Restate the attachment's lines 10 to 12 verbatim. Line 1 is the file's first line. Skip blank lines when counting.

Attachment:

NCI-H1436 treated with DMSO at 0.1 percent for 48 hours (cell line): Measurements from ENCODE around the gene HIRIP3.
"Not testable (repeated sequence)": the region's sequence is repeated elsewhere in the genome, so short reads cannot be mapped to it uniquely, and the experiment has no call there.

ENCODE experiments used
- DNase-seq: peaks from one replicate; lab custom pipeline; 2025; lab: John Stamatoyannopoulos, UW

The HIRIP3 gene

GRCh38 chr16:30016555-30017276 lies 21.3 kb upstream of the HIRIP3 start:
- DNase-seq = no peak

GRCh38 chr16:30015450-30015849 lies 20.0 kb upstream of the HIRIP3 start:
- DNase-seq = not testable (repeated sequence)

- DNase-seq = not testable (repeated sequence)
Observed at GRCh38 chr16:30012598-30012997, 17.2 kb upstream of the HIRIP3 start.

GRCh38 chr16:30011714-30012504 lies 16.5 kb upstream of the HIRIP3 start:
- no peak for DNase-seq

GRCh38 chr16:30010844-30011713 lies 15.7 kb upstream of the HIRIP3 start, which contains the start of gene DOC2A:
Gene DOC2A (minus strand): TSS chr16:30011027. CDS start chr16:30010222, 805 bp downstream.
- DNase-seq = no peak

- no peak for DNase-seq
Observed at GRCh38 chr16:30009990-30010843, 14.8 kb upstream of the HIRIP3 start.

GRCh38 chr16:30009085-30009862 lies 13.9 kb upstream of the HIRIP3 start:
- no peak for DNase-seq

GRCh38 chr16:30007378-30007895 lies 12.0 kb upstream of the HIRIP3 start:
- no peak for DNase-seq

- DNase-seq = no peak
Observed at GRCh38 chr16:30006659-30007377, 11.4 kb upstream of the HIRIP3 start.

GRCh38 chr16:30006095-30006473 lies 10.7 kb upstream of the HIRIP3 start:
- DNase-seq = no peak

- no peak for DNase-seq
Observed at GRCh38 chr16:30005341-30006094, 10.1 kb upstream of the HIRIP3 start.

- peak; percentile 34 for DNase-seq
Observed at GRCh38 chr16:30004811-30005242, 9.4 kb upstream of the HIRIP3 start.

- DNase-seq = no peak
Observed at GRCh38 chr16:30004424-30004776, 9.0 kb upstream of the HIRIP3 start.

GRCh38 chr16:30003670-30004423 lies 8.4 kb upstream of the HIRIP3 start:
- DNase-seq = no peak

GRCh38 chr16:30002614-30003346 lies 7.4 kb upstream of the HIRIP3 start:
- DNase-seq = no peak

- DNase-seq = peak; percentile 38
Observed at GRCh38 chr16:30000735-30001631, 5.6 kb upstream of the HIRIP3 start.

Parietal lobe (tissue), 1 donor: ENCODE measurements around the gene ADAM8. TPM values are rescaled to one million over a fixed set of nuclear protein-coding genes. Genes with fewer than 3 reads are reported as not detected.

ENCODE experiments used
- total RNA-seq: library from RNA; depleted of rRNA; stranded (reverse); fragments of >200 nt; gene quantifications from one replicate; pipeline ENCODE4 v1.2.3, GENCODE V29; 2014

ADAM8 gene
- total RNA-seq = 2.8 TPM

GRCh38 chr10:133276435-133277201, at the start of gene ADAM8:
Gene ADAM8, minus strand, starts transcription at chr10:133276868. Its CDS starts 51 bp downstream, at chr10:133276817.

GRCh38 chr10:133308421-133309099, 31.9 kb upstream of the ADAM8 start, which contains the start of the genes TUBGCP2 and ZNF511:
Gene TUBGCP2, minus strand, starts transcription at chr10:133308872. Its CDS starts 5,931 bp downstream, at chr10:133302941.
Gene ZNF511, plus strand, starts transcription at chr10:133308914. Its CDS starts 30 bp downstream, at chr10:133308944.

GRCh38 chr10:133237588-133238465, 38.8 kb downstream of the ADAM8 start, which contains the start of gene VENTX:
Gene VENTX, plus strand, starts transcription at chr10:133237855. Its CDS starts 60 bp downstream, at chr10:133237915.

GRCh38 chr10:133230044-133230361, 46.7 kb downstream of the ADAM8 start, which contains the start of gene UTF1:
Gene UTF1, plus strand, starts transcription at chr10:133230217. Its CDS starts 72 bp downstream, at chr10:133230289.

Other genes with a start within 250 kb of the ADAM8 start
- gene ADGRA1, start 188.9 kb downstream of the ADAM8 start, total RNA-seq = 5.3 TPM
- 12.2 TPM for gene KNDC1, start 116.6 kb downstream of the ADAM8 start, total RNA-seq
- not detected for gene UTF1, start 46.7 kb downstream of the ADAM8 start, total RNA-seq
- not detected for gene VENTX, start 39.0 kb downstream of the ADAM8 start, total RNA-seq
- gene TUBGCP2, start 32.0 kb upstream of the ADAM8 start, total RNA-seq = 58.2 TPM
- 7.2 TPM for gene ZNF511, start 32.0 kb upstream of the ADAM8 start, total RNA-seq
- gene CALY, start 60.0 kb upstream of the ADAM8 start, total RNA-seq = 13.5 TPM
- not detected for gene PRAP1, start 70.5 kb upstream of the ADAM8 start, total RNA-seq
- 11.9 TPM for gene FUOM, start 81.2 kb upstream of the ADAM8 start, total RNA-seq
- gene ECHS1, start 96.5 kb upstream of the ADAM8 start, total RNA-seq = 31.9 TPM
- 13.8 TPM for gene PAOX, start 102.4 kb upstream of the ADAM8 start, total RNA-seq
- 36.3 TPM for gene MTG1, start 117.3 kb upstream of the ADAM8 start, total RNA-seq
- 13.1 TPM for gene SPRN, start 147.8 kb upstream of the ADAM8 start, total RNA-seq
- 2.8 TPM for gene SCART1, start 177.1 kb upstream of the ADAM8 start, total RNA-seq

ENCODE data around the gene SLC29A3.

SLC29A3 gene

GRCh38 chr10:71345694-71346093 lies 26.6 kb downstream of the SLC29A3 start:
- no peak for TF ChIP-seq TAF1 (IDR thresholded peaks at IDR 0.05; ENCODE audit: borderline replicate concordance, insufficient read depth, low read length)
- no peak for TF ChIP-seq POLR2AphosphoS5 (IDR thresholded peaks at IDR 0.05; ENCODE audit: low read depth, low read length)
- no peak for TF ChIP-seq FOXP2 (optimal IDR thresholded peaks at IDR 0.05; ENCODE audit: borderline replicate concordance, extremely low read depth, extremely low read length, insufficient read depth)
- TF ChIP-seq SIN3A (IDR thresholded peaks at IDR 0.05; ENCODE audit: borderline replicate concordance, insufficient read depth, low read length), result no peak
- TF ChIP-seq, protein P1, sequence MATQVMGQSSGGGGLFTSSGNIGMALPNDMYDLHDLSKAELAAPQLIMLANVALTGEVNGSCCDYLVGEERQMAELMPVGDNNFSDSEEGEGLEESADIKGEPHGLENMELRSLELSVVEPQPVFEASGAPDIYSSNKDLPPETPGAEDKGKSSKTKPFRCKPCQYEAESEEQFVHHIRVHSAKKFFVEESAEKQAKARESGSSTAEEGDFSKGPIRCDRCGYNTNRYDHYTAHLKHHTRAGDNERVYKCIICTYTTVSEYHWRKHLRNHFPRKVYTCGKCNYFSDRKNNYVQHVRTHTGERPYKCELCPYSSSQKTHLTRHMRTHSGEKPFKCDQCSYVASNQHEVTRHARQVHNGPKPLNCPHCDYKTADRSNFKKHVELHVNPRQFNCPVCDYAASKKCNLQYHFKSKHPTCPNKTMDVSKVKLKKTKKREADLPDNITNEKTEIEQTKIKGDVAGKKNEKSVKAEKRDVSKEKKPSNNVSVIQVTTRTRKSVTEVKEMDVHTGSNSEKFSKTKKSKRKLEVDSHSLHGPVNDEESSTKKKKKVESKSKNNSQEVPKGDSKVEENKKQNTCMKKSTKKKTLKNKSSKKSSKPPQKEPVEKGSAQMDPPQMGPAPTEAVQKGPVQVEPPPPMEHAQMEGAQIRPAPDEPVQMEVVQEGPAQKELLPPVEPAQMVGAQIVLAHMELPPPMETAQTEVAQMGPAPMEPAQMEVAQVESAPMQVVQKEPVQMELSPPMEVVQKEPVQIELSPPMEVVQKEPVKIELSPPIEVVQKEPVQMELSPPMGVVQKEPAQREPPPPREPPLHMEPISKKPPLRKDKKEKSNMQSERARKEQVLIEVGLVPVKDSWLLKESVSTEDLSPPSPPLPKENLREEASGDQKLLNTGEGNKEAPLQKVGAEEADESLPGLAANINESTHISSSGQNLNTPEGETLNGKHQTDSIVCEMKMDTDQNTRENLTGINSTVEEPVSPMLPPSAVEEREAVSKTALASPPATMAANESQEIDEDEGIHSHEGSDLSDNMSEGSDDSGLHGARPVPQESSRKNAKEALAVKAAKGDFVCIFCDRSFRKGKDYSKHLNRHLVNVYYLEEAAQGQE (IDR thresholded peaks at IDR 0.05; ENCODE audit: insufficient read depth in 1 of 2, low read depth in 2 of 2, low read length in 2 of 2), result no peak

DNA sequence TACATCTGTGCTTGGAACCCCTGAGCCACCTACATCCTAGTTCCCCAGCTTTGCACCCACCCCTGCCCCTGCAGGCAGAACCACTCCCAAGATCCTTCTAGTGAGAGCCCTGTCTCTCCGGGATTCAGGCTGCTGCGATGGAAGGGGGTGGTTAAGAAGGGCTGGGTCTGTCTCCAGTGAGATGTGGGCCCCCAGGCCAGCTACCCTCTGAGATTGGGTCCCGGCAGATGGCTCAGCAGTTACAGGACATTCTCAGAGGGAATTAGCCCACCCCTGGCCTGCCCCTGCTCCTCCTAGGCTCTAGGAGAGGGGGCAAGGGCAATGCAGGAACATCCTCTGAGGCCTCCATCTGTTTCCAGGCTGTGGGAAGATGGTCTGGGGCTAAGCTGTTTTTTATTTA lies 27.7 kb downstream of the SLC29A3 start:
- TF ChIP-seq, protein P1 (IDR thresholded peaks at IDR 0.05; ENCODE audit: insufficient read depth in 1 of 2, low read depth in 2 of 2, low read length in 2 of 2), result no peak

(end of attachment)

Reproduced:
- DNase-seq = not testable (repeated sequence)
Observed at GRCh38 chr16:30012598-30012997, 17.2 kb upstream of the HIRIP3 start.

GRCh38 chr16:30011714-30012504 lies 16.5 kb upstream of the HIRIP3 start: